By David Hinchcliffe, Director of Coaching, PitchVision Academy
We all feel the need.
Whatever your pace now, more is better. Speed creates new problems for the batsman. It’s your job to create problems for that guy.
The problem is that everyone has different needs, and not all fast bowling tips work for all fast bowlers. You have to experiment with some things to see what works for you. The good news is that the feedback is instant: You either got quicker, or you didn’t.
So try these proven ways to bowl faster and let me know how you got on:
Copy javelin thrower’s legs
Fast bowling technical expert Ian Pont can be credited for this one. Ponty, after studying javelin thrower technique, realised that a straight, or braced, front leg is a powerful method of generating power. The lower body of a fast bowler and a javelin thrower are identical.
The braced leg acts as a block that throws energy up your body and into the ball.
When you bend your front leg, some of that force is lost and your pace will dip. So it’s an easy win to teach yourself to keep the front leg braced like a javelin thrower. Get the drills to learn this method from here.
Grab the sight screens
This technical tip also comes from Ian Pont. It’s another simple way to make a technical change that improves bowling speed. In this case, you imagine grabbing the sight screens both in front and behind you.
Doing this as you move from the front foot to the back foot will stretch your upper body to it’s full extent. Our muscles are like an elastic band. When stretched they will ping back to their resting length with force. And force means speed into the ball.
Build the right body
PitchVision Academy has long screamed against the idea that gym work means bodybuilding. But, as a bowler you can build a body that is designed for speed rather than the beach.
If you are in between you can do a bit of both.
Whatever your body type, you can do with being stronger. This is because bowling speed is improved by putting power from your body into the ball. Power is strength times speed. So, the stronger you get with weights, the faster you get as a bowler.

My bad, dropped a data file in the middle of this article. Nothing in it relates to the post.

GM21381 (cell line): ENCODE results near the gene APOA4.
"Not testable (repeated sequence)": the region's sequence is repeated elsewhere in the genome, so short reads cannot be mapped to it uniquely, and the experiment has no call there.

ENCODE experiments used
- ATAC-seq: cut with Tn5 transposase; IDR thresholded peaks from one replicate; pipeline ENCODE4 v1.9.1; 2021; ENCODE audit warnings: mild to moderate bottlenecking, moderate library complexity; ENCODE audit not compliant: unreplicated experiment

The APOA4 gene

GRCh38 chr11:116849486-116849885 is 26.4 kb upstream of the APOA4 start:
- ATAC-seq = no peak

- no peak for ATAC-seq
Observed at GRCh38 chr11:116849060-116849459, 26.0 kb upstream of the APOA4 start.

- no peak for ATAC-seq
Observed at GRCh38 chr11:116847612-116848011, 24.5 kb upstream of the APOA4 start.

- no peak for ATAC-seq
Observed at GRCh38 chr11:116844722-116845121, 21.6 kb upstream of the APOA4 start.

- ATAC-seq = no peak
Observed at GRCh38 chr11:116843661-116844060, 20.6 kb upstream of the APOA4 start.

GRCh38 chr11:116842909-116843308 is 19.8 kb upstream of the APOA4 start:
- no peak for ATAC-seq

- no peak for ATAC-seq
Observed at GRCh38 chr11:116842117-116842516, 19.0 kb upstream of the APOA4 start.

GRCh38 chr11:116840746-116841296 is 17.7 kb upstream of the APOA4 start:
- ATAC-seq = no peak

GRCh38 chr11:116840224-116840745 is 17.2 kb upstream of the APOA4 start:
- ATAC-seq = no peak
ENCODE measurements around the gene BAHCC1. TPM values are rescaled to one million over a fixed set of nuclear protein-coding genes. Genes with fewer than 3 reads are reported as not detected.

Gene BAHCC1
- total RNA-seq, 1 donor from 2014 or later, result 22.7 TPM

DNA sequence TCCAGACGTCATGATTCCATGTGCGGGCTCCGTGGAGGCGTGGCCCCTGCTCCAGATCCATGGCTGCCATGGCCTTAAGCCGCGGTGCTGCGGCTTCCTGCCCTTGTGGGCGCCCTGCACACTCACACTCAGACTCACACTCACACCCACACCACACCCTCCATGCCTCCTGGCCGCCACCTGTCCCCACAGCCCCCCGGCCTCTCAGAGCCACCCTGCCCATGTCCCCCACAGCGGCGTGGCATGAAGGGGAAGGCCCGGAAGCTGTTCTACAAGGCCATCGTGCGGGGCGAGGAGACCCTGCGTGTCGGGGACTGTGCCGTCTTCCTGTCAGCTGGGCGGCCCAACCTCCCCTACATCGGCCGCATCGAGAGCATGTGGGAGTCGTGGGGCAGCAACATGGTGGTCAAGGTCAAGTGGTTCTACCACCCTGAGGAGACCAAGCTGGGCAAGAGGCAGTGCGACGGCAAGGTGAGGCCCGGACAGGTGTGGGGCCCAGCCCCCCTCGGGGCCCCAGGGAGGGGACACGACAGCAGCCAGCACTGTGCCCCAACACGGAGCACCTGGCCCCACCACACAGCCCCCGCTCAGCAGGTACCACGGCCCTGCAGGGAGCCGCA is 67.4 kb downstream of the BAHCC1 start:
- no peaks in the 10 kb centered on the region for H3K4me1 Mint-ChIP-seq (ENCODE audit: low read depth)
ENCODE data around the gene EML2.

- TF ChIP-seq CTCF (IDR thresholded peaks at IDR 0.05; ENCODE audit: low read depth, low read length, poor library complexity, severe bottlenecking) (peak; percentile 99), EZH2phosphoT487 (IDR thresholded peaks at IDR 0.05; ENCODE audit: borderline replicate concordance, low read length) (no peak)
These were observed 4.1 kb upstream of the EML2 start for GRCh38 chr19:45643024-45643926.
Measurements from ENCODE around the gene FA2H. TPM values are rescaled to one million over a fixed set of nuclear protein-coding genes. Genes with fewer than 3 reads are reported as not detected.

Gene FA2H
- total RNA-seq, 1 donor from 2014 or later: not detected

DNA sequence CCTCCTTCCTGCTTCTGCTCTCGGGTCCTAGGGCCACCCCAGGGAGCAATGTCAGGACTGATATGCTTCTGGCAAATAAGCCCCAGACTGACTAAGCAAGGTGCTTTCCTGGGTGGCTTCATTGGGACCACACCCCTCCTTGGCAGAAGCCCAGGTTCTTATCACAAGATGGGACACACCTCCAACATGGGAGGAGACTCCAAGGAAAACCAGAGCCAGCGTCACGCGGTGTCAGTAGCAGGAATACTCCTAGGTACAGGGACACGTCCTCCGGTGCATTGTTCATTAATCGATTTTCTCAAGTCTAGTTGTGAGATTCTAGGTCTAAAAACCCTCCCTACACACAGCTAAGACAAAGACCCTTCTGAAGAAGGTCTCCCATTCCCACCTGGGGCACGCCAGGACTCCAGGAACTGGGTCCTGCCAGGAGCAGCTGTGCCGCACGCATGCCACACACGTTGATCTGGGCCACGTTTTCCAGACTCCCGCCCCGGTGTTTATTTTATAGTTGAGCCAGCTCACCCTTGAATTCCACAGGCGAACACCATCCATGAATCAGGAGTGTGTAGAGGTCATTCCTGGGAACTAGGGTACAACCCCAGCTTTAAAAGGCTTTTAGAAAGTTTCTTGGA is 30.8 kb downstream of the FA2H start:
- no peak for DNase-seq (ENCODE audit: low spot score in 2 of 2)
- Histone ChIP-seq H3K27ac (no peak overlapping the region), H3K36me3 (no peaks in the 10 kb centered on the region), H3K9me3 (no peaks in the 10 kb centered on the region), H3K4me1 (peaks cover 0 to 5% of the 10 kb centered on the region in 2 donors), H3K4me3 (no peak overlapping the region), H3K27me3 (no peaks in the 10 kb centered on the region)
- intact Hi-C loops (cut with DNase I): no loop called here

Raw strength is best developed in the gym with traditional methods like lifting up heavy weights. Bodyweight training has a place but at some point you are going to need to squat, deadlift, press and pull weights. So, find a gym with good trainers who can show you the right way to lift heavy, then get to it.
Join the gym to pitch dots
Simply getting strong will make a huge lift to your speed, but to add even more kphs you can learn to transfer raw strength to bowling speed with specialised tools like kettlebells, weighted balls and medicine balls.
These tools are heavier than a cricket ball, yet lighter than the free weights you find in the gym. That means they act as a bridge between the extremes of a 100kg front squat and bowling at 140kph.
Naturally, you can’t just throw things around and hope for the best. You need to plan your training to peak at the start of the summer and maintain that standard throughout the season. Lucky enough, Steffan Jones has plenty of advice for you.
Stretch where your body stretches
As you know from the technical tips above, when you bowl you stretch as much as you can because the greater the stretch the greater the reflex. You can improve this stretch by improving the parts of your body that stretch.
For speed this is your thoracic (or middle) spine and your hips.
In fact, it’s the case that the main difference between a “slingy” fast bowler and someone more orthodox is mobility in the t-spine.
It’s impossible to be too mobile in these areas whatever your action, so you can work on mobility every day if you are especially weak in these areas. It only takes a few minutes a day to do mobilisations. You can do them as part of your usual warm up for games, gym or training. And you can do them at home as no equipment is required.
If you take the time you will find that over the period of a few weeks you can stretch further than before, grab those sight screens and get into better positions. That means more speed.
Bowl enough, not too much
One of the problems of being a fast bowler is that cricket is a long game. Sprinters don’t have to rein in their speed because they run 15 100m in a day for four months, but that’s exactly what you find yourself doing. So, the key is to find a balance.
Lucky enough, the ECB have researched how much bowling is optimal and have come up with the 7/4/2 system. I would recommend sticking to this as it avoids the dangers of over bowling (and slowing down) while giving you “overs in the legs”.
Yes, it is compromise, but unless you can work out how to keep your pace up during long spells, it’s the best we have.
And that’s your pace primer.
I know it’s a lot to take in, and will take time and planning to put into place. Only the truly dedicated to bowling fast will take advantage of the advice. They are the ones who you will see on your TV taking wickets.
I hope you are one of them too.